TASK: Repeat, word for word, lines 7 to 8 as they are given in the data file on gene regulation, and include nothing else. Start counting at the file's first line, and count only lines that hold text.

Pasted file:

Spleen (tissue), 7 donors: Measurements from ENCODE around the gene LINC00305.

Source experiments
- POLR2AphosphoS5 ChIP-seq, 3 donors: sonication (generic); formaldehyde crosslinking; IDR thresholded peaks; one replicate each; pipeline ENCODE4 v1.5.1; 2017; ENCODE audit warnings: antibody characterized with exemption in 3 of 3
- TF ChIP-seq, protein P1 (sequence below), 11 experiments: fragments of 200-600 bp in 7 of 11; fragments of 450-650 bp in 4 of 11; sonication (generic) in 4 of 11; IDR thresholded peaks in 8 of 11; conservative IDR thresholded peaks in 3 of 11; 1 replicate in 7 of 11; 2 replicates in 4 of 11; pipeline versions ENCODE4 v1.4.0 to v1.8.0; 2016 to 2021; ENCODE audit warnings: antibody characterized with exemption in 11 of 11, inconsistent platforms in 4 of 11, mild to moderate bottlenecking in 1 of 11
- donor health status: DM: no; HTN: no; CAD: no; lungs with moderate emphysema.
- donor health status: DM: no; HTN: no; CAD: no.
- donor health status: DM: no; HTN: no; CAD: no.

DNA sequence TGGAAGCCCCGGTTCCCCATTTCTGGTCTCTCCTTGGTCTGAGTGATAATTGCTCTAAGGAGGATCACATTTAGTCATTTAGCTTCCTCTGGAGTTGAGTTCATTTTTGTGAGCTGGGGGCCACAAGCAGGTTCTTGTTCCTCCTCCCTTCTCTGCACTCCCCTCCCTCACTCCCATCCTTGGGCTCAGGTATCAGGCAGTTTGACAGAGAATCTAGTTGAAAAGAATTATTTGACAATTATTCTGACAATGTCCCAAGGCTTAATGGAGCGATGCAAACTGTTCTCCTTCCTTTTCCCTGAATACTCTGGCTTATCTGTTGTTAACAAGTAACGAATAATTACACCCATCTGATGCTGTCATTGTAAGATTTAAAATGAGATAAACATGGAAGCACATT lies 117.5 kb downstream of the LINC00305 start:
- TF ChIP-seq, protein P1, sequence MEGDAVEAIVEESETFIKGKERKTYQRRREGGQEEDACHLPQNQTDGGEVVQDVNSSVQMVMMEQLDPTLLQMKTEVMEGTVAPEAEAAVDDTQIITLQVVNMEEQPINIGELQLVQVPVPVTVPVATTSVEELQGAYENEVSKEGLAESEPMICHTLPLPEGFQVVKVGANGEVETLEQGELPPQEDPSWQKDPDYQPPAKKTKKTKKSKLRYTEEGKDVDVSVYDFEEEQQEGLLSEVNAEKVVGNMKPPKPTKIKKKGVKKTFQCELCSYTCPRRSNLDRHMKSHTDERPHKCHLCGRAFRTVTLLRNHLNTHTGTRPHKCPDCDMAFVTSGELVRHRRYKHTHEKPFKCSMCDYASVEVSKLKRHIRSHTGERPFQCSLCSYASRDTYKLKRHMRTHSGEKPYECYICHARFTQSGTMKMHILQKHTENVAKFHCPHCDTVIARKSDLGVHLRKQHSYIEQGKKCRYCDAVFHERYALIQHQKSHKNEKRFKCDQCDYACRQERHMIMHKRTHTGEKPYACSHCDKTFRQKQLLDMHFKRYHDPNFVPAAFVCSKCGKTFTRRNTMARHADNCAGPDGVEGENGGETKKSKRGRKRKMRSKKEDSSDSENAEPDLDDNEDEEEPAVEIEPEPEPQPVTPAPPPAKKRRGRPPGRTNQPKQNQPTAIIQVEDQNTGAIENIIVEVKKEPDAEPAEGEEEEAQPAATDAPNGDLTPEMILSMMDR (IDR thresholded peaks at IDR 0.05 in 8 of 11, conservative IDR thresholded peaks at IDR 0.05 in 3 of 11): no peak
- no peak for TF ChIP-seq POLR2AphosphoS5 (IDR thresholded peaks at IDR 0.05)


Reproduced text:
- donor health status: DM: no; HTN: no; CAD: no.

DNA sequence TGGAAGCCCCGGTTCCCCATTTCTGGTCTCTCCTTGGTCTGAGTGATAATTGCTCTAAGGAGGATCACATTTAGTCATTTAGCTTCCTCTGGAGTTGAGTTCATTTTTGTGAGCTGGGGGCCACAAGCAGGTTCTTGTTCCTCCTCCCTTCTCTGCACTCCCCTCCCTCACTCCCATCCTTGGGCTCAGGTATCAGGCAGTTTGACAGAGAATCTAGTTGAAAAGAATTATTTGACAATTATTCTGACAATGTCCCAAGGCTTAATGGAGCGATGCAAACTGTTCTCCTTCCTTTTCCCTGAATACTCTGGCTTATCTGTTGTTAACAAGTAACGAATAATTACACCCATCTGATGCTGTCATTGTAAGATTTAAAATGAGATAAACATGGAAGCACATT lies 117.5 kb downstream of the LINC00305 start: